When President-elect George W. Bush announced that former U.S. Senator John Ashcroft would be his nominee for U.S. Attorney General, People For the American Way helped lead a coalition of extraordinary breadth and depth opposing his confirmation. Based on Ashcroft's record as a senator and as Missouri state attorney general and governor, public interest advocates believed that Ashcroft was a right-wing ideologue who should not be entrusted with overseeing the enforcement of laws and the protection of constitutional guarantees affecting civil rights, civil liberties, religious liberty, reproductive rights, environmental protection, and more. A copy of People For the American Way's exhaustively documented report, "The Case Against the Confirmation of John Ashcroft as Attorney General of the United States"  is available.
Six months into Ashcroft's tenure, it is clear that many of the concerns raised by public interest groups and hundreds of thousands of Americans were well warranted.
The soothing rhetoric Ashcroft employed at his confirmation hearings continues, but cannot hide the continued aggressive promotion of the far-right legal and ideological agenda that has marked his career in public office. The strategy of putting a moderate face on a far-from-moderate agenda makes Ashcroft in some ways emblematic of the Bush administration writ large, which has clearly internalized the advice of Bush campaign adviser and former Christian Coalition president Ralph Reed, who has urged his fellow Religious Right activists to shun harsh language in order to achieve their goals.
At the time of Ashcroft's nomination, People For the American Way President Ralph G. Neas criticized Bush for choosing someone with a voting record to the right of Sen. Jesse Helms (according to 1997-1998 voting records analysis from the nonpartisan National Journal.) Said Neas, "On the key criterion of commitment to equal justice under the law, Ashcroft's record simply does not measure up to the standards the American people have a right to expect from the person entrusted with protecting their rights and their Constitution. John Ashcroft's record shows him to be a man who has not earned the people's high trust but has used his power and position to advance a far right agenda at the expense of Americans' fundamental rights and liberties."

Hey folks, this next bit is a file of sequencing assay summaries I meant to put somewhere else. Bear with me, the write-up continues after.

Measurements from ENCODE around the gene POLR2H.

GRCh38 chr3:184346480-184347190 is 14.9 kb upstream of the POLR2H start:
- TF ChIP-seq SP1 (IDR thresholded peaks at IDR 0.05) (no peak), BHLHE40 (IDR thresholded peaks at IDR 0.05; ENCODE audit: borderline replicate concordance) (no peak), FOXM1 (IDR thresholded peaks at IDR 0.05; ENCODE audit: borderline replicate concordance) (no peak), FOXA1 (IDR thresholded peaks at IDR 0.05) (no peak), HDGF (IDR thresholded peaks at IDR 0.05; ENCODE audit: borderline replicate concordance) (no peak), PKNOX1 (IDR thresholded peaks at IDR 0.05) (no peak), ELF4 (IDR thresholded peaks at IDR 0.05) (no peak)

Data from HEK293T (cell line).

Ashcroft has occasionally disappointed his allies on the far right, for example, by moving in one visible case to uphold federal law protecting clinics from anti-abortion protestors and defending a Department of Transportation affirmative action program. But there have been many more troubling actions or lack of action on a range of issues, including civil rights, civil liberties, gun control, the federal judiciary, church-state separation, and legal and constitutional interpretation. And what is already a poor record is nearly certain to get worse.
Indeed, in his first months in office, Ashcroft has assembled the radical right's Dream Team, giving Religious Right leaders and their political allies reason to believe that their all-out efforts on behalf of George W. Bush have paid off. Many of these appointees are just settling into office, so their full impact on public policy has not yet been felt.
This is particularly true about the top priority of the Bush administration and its right-wing allies - dominance of the Supreme Court and the entire federal judiciary by right-wing ideologues. Members of the Federalist Society for Law and Public Policy Studies, whose legal philosophy is represented on the current Supreme Court by Justices Antonin Scalia and Clarence Thomas, play central roles in the Justice Department and White House in the process by which federal judicial nominees are selected. It is in this arena that the Bush administration, if successful, will have the longest and most detrimental effect on American law and society, potentially overturning seven decades of social justice progress and blocking progressive initiatives for the next generation.
This report will highlight some of the appointees to important Justice Department positions, discuss the relevance of the Federalist Society affiliation of many of those nominees, consider the impact of Ashcroft and his legal team on the federal judiciary, and briefly review Department of Justice actions under Ashcroft in more than a dozen policy areas.